The descendants of a European persecuted religious minority have set up a display showing their community’s history in Canada.
The Saskatchewan Doukhobor Living Book Project launched on June 28 and is aimed at preserving the oral history and spiritual traditions of the community.
The project’s director said with a lot of the older generation passing away, he was looking at a way to archive Doukhobor history.
“There was this real limited window for us to be able to preserve some of this history and these traditions and be able to use modern technology and approaches that do it in a way that we could bring it to a wider audience,” Ryan Androsoff said.
Ryan and his cousin Ashleigh are descendants from the Doukhobor community that arrived in Canada in the early 1900s.
They teamed up to create the project, which is being housed at Saskatoon’s Western Development Museum (WDM).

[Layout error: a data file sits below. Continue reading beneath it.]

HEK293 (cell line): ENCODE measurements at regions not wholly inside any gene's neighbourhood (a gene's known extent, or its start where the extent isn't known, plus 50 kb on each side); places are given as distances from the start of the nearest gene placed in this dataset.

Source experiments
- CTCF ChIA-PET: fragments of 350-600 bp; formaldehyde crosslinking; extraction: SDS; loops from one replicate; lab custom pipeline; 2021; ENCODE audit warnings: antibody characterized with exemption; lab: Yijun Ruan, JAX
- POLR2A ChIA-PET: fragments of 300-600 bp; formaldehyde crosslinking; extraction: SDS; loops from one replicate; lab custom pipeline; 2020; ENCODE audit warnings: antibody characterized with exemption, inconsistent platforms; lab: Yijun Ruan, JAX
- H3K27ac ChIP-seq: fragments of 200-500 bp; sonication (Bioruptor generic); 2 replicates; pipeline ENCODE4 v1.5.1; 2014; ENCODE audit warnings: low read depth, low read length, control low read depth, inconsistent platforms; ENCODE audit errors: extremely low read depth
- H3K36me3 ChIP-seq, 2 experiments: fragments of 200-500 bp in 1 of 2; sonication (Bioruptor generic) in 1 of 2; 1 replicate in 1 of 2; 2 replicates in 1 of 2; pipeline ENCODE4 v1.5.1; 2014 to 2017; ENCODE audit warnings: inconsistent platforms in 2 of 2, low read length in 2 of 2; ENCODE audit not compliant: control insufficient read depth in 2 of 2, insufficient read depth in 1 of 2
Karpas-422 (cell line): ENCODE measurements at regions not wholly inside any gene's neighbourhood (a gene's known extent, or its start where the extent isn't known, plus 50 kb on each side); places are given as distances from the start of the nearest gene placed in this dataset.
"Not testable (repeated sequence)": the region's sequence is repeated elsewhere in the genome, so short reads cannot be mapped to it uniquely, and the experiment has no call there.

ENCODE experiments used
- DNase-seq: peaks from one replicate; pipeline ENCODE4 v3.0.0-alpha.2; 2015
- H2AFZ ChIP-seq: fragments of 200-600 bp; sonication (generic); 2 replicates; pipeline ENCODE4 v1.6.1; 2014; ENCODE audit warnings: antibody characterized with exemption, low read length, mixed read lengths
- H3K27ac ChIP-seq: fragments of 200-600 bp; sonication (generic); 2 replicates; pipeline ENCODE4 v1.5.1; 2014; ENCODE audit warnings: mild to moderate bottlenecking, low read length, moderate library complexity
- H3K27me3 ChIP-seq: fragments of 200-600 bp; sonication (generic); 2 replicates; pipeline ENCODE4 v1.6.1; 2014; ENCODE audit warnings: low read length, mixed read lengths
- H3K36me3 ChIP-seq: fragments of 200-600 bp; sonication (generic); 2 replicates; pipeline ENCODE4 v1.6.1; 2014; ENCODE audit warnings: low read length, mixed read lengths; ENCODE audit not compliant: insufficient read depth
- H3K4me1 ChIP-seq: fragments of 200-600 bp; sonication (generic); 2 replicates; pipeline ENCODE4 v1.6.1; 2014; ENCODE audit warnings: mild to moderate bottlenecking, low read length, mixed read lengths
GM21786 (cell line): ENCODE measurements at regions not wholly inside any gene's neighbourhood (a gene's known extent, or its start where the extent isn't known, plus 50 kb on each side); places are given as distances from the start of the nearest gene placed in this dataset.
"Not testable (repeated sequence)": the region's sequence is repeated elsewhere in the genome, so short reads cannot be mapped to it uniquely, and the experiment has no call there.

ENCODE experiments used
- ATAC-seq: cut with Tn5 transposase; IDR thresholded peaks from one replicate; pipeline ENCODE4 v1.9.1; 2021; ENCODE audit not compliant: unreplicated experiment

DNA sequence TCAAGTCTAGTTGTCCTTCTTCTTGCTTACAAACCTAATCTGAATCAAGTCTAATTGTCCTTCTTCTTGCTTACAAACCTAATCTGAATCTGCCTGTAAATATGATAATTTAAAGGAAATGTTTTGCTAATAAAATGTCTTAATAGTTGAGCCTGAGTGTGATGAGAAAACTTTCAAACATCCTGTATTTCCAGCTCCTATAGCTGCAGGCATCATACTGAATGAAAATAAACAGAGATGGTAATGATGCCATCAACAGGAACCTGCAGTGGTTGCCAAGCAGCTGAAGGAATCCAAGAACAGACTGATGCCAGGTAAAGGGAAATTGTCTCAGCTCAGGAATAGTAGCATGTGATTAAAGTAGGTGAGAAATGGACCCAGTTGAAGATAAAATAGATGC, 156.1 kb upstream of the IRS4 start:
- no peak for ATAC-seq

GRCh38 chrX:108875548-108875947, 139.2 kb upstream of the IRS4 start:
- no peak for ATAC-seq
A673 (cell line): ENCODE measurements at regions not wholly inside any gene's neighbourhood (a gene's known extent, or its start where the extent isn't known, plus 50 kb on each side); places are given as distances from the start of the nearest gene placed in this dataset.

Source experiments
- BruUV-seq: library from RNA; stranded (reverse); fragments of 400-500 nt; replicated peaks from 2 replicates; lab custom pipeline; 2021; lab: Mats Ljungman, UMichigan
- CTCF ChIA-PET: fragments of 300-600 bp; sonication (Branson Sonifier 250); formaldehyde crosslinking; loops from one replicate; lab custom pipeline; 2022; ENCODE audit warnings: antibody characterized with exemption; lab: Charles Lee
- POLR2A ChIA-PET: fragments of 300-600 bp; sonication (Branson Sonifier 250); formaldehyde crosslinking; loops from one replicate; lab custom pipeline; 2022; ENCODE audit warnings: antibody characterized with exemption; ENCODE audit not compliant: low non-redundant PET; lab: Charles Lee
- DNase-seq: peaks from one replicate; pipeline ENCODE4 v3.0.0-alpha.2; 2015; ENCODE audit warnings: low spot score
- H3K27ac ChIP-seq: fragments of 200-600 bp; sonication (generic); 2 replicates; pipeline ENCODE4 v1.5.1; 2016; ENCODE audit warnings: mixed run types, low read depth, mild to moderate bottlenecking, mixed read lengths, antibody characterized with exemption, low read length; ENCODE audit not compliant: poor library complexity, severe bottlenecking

Ashleigh, who is also an assistant history professor at the University of Saskatchewan, said the Doukhobor story is one that many Canadians are able to relate with.
“It’s our hope that in exhibits such as this, it not only tells people about what the Doukhobor were about, but makes them think about what the more broad experience is for ethno-religious minorities that come to Canada as newcomers,” she said.
As well as having items on display, the exhibit features a soundscape that captures singing that takes place during a religious service.
About two dozen speakers have been set up in a side room each playing a different member of the choir singing as a five-part acapella harmony.
“It’s something that most people in Saskatchewan, even if they’ve heard of the Doukhobor, have never experienced firsthand. So the vision behind the soundscape was not just to record the singing and the prayer service, but to actually create this immersive experience so it would be like you were there,” Ryan said.
A film was also released as part of the project.
It looks at the more than 7,500 people in the Doukhobor community who settled in Saskatchewan and how they have adapted to living in Canada since fleeing persecution in Russia.
The WDM exhibit is open until Oct. 20.